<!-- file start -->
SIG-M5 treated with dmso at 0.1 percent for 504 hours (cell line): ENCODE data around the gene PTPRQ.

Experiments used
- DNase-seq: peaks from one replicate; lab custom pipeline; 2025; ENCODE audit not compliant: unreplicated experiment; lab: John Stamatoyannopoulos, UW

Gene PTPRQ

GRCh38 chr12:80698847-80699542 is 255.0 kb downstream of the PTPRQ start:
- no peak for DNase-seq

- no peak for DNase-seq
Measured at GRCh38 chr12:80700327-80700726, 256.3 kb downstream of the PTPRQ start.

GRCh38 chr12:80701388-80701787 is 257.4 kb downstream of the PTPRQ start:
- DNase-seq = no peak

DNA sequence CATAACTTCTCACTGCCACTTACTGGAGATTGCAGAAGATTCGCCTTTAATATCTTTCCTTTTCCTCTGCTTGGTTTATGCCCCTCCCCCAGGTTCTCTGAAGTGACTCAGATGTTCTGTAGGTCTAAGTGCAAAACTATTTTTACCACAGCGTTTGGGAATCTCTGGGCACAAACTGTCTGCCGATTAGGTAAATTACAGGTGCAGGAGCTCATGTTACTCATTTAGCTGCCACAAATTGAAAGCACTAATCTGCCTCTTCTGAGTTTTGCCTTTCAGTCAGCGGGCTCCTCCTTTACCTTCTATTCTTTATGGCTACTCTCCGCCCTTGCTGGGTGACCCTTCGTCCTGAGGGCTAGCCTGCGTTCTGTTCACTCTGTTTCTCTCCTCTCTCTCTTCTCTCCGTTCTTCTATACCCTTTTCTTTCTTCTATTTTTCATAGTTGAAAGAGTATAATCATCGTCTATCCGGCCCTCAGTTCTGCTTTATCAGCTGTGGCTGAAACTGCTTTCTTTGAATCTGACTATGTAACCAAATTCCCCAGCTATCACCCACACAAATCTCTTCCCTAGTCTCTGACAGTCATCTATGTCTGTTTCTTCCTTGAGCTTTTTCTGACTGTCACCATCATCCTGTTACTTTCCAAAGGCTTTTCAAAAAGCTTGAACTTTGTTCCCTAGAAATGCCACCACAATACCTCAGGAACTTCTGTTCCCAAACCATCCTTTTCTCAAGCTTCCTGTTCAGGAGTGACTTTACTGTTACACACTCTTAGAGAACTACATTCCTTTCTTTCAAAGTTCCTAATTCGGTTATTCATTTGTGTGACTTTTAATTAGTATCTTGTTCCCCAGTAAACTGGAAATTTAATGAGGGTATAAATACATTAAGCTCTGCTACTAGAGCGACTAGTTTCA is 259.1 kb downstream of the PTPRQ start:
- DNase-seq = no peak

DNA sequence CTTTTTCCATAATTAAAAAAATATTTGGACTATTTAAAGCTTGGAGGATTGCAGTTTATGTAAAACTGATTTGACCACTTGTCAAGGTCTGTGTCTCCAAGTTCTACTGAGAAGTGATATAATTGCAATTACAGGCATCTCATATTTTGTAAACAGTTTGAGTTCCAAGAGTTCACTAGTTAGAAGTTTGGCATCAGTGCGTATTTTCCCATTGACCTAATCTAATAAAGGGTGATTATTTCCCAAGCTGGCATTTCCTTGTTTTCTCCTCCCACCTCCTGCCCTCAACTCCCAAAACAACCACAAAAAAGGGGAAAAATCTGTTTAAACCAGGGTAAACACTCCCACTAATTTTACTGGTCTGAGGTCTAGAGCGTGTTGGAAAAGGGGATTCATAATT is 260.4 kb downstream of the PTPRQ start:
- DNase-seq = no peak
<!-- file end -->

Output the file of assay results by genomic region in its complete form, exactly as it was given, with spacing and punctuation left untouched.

SIG-M5 treated with dmso at 0.1 percent for 504 hours (cell line): ENCODE data around the gene PTPRQ.

Experiments used
- DNase-seq: peaks from one replicate; lab custom pipeline; 2025; ENCODE audit not compliant: unreplicated experiment; lab: John Stamatoyannopoulos, UW

Gene PTPRQ

GRCh38 chr12:80698847-80699542 is 255.0 kb downstream of the PTPRQ start:
- no peak for DNase-seq

- no peak for DNase-seq
Measured at GRCh38 chr12:80700327-80700726, 256.3 kb downstream of the PTPRQ start.

GRCh38 chr12:80701388-80701787 is 257.4 kb downstream of the PTPRQ start:
- DNase-seq = no peak

DNA sequence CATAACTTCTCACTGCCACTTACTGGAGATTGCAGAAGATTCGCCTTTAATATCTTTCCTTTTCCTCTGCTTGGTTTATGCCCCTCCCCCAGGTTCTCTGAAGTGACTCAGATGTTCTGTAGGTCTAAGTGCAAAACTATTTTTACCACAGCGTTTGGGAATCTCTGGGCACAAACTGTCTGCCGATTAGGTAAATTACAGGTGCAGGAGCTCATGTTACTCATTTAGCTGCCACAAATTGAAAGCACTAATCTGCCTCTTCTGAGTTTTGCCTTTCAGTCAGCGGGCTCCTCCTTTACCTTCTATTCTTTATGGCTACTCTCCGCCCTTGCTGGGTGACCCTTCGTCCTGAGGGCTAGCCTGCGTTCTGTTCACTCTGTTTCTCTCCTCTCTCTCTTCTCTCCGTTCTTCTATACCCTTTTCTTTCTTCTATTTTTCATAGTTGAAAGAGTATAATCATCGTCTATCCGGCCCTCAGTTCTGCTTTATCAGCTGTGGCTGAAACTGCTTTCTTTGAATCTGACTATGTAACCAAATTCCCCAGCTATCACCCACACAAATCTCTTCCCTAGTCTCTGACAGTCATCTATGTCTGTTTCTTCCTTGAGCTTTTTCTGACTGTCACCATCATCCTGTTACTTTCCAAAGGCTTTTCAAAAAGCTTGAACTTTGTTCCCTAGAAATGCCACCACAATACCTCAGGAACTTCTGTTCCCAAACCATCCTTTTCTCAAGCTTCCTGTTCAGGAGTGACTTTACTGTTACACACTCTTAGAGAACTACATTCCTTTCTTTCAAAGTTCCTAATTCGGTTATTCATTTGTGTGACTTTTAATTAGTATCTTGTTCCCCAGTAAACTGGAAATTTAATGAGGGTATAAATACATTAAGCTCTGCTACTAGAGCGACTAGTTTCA is 259.1 kb downstream of the PTPRQ start:
- DNase-seq = no peak

DNA sequence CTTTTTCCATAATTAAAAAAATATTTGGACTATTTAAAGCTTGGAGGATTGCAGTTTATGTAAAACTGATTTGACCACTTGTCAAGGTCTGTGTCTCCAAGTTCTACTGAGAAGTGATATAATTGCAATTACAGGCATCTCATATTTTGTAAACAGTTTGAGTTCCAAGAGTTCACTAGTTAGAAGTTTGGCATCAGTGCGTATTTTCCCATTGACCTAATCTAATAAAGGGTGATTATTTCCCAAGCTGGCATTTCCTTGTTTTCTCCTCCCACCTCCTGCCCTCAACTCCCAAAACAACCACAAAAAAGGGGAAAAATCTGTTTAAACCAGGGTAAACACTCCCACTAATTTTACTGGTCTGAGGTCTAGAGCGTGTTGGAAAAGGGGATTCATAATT is 260.4 kb downstream of the PTPRQ start:
- DNase-seq = no peak